I picked up the 25th Anniversary edition of Slap Shot on DVD the other day for under $10 at Wal-Mart. What a steal! Woo hoo! I so love this movie. I popped it into the player last night and immediately got pissed off, because Universal put a two minute commercial at the start of it, and disabled the DVD controls for the duration of it. Frelling pea brained, lice ridden, MPAA maggots. Powered down, then started experimenting. If you go to the scenes menu and click on scene 1, it starts as God intended it to, with no maggotty intervention. In your face, Universal!
Anyway, since I was already fiddling with the scenes, I just skipped ahead to my favorite scenes (mostly the on-ice stuff), and watched those. I watched the championship game sequence six or seven times in a row, just skipping back and rerunning it again and again. The introduction of the Syracuse players ("This young man has had a very trying rookie season, with the litigation, the notoriety, his subsequent deportation to Canada and that country's refusal to accept him."), the Chief's defenseman nervously smiling and giving a little wave to his hulking Syracuse counterpart with the big grin, who's having none of it ("I'm gonna straighten you out, you little prick..."), and Ned Braden's (Michael Ontkean) slow victory dance around the ice are all so much fun. Then I clicked to scene 1 and watched all the way through. Tonight I'll probably watch it again, this time with the commentary by the Hanson brothers (who've made quite a career out of their roles in this flick).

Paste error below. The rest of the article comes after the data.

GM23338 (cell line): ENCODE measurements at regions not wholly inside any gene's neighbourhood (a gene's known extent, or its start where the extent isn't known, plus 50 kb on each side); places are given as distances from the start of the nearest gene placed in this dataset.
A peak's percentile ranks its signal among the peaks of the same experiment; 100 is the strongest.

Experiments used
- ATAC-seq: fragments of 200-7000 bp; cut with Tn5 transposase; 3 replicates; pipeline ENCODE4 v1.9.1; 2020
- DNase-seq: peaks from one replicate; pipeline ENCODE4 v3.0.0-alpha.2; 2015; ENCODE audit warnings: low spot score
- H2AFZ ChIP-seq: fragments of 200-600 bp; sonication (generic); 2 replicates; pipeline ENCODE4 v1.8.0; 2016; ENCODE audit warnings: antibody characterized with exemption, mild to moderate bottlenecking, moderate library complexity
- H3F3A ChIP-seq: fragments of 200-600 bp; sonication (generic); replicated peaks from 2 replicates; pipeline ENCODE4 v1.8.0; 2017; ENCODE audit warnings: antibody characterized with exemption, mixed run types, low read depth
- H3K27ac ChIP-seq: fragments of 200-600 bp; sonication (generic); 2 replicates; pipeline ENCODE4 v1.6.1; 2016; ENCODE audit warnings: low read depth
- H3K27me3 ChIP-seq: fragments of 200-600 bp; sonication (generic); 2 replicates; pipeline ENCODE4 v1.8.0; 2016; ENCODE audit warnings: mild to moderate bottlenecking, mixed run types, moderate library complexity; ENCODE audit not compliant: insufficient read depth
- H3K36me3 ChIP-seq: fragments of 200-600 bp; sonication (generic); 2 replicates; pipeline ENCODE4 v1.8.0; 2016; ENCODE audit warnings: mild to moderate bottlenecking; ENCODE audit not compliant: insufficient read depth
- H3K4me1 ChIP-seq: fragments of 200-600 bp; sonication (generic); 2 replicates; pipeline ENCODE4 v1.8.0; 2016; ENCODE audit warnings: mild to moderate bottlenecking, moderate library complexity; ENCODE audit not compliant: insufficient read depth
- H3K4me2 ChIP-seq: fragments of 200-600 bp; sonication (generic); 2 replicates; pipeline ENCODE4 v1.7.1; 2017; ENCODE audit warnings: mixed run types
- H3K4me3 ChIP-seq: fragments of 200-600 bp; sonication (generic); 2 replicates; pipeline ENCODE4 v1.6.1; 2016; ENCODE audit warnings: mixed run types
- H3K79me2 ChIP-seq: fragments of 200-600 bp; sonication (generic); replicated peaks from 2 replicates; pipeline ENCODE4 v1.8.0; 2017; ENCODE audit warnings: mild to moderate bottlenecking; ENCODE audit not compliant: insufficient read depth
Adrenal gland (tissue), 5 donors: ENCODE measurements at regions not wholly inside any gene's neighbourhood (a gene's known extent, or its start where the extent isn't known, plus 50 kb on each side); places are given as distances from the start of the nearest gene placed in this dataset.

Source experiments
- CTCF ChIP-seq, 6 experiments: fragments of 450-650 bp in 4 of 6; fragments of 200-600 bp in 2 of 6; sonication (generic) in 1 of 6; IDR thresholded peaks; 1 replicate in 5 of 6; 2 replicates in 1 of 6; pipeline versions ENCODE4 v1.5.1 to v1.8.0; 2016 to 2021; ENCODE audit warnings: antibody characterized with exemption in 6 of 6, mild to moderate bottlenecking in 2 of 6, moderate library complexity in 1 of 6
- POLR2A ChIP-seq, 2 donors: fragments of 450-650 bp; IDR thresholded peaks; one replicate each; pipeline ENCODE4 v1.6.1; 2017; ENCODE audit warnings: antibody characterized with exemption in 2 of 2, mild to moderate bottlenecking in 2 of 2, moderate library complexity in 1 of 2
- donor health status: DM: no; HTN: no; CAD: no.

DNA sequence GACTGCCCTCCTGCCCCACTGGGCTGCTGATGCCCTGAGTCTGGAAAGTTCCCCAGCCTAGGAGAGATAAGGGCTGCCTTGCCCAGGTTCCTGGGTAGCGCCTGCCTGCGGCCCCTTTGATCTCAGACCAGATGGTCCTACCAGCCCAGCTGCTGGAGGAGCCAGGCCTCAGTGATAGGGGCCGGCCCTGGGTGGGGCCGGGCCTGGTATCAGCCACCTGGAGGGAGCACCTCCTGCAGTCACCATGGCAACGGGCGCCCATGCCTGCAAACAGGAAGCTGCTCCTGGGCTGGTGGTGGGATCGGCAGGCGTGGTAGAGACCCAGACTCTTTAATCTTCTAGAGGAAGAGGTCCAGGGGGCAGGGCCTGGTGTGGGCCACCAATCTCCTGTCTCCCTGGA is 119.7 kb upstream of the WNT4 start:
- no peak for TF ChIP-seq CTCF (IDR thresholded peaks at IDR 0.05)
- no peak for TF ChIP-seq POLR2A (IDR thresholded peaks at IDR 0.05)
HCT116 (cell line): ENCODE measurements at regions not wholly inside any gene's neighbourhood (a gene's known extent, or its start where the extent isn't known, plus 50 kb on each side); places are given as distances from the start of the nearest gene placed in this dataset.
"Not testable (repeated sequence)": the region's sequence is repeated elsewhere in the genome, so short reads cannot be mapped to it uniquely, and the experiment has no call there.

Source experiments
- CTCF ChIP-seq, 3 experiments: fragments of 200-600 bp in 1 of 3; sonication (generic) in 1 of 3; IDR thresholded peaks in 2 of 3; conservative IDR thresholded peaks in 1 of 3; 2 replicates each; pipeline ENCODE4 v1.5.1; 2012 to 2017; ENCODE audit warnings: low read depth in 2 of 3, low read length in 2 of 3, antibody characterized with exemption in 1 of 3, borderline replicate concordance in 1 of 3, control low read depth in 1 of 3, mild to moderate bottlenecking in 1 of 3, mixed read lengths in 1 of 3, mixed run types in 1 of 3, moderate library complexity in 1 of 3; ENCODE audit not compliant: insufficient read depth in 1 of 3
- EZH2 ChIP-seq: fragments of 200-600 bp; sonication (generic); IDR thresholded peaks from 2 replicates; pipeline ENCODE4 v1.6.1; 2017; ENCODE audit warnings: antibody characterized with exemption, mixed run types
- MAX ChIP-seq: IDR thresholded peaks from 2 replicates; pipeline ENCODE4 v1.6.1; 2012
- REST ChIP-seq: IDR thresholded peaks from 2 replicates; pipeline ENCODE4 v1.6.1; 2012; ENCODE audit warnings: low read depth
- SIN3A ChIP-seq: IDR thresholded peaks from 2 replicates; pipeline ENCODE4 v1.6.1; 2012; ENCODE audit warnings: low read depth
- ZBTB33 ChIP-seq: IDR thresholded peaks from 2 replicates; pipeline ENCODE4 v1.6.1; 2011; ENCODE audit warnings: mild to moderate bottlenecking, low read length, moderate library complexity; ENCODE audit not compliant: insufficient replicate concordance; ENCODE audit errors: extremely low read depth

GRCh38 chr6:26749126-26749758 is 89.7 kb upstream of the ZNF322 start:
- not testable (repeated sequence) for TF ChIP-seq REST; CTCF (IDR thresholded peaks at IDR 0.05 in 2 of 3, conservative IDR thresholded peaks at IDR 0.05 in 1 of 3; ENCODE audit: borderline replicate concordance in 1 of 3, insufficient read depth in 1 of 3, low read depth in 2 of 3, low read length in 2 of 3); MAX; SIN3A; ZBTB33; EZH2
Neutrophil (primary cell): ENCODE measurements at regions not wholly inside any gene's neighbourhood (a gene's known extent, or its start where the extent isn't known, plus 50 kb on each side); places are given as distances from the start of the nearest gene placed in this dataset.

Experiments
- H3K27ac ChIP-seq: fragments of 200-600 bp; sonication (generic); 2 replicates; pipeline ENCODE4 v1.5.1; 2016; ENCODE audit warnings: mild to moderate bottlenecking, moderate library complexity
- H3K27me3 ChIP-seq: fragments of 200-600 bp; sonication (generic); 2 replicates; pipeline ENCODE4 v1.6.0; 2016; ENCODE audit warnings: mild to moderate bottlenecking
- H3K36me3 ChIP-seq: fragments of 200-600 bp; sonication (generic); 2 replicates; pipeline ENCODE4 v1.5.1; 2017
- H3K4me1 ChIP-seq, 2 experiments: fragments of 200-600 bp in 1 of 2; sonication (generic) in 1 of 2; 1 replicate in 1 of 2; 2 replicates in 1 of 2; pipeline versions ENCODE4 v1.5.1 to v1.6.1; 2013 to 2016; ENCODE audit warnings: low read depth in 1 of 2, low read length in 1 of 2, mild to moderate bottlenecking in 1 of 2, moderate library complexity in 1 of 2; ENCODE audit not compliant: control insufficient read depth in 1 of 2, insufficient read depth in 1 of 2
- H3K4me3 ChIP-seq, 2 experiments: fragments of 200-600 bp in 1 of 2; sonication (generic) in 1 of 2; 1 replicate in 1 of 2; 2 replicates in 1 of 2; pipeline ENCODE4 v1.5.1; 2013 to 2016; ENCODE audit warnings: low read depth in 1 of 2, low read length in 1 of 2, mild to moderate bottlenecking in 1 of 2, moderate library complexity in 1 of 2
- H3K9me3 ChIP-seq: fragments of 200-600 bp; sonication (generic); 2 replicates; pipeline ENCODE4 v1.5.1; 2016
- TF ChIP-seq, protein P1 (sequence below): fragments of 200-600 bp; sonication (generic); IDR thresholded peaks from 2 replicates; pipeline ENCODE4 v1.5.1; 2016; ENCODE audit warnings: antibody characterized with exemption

Watching it all the way through also reminded me of how similar it is to Bull Durham. Both films are takes on the lives of a minor league players. They both focus on the relationship between an old timer and an up-and-comer, along with the women in their lives. There are differences. Slap Shot is certainly the cruder, more exagerated of the two. Ned Braden is the polar opposite of Nuke LaLouche, the one guy on the team who refuses to go along with the Reggie Dunlop's (Paul Newman) craziness, but it still works out for him in the end. Both are among my favorite movies. To sum up, this film has everything — Newman at his crudest, young (and frelling gorgeous) Lindsay Crouse, the Hanson Brothers, nekkid Melinda Dillon (yup, little Ralphie's mom), cartoon violence, funny lines, wonderful on-ice camera work, and old time hockey.
"The fans are standing up to them! The security guards are standing up to them! The peanut vendors are standing up to them! And by golly, if I could be down there, I'd be standing up to them!"
Side note — It is a frelling gorgeous day outside. I have my office window open, and am basking in the sunshine pouring through the windows. The foliage on the trees outside my window is golden yellow. It's a shame to be working on such a day. Sigh.